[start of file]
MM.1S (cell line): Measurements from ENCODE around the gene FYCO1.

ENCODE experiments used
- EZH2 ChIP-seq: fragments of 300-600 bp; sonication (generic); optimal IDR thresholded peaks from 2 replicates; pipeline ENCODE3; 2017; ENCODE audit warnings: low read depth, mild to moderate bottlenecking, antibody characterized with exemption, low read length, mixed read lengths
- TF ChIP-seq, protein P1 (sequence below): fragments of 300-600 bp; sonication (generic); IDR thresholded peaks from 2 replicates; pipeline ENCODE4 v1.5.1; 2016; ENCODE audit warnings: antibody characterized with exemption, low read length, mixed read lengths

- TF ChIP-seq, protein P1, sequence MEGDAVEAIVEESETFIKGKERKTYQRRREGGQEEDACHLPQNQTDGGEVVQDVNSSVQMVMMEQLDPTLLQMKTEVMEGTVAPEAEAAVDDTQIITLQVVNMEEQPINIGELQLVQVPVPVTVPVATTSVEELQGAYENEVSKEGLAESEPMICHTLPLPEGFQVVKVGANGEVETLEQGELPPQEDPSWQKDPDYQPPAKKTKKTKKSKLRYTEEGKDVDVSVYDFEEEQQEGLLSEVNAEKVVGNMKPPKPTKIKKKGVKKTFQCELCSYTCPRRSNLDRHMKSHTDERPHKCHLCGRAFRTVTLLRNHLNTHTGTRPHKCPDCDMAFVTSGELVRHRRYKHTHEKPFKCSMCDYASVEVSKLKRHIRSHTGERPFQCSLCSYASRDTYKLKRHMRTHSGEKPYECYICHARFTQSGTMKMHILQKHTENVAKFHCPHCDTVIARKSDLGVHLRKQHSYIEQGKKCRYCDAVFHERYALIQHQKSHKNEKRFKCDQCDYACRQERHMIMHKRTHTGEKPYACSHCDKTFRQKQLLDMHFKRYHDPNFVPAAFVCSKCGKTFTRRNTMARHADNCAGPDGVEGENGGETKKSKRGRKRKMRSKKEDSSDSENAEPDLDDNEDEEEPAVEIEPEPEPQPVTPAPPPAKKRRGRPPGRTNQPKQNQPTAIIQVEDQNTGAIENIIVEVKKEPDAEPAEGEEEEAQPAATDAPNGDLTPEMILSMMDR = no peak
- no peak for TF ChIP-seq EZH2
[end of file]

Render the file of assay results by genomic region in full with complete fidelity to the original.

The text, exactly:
MM.1S (cell line): Measurements from ENCODE around the gene FYCO1.

ENCODE experiments used
- EZH2 ChIP-seq: fragments of 300-600 bp; sonication (generic); optimal IDR thresholded peaks from 2 replicates; pipeline ENCODE3; 2017; ENCODE audit warnings: low read depth, mild to moderate bottlenecking, antibody characterized with exemption, low read length, mixed read lengths
- TF ChIP-seq, protein P1 (sequence below): fragments of 300-600 bp; sonication (generic); IDR thresholded peaks from 2 replicates; pipeline ENCODE4 v1.5.1; 2016; ENCODE audit warnings: antibody characterized with exemption, low read length, mixed read lengths

- TF ChIP-seq, protein P1, sequence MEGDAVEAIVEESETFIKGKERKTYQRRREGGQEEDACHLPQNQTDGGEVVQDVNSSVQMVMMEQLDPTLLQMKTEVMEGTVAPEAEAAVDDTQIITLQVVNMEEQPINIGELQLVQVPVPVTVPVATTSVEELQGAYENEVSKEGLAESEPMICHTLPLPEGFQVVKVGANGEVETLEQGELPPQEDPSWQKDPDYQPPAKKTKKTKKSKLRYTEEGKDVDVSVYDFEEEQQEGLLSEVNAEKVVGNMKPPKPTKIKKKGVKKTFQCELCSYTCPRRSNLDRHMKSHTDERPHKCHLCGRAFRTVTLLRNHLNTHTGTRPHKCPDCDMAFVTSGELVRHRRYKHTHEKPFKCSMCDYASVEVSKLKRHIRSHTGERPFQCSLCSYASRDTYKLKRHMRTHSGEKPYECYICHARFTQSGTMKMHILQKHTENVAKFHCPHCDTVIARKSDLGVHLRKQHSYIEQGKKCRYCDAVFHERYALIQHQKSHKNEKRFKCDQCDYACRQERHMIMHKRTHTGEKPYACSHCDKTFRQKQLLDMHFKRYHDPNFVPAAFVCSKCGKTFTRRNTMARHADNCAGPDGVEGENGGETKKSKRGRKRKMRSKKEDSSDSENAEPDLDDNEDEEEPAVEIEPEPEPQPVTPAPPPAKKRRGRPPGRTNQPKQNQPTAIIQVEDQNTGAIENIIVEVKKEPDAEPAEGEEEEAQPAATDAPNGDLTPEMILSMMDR = no peak
- no peak for TF ChIP-seq EZH2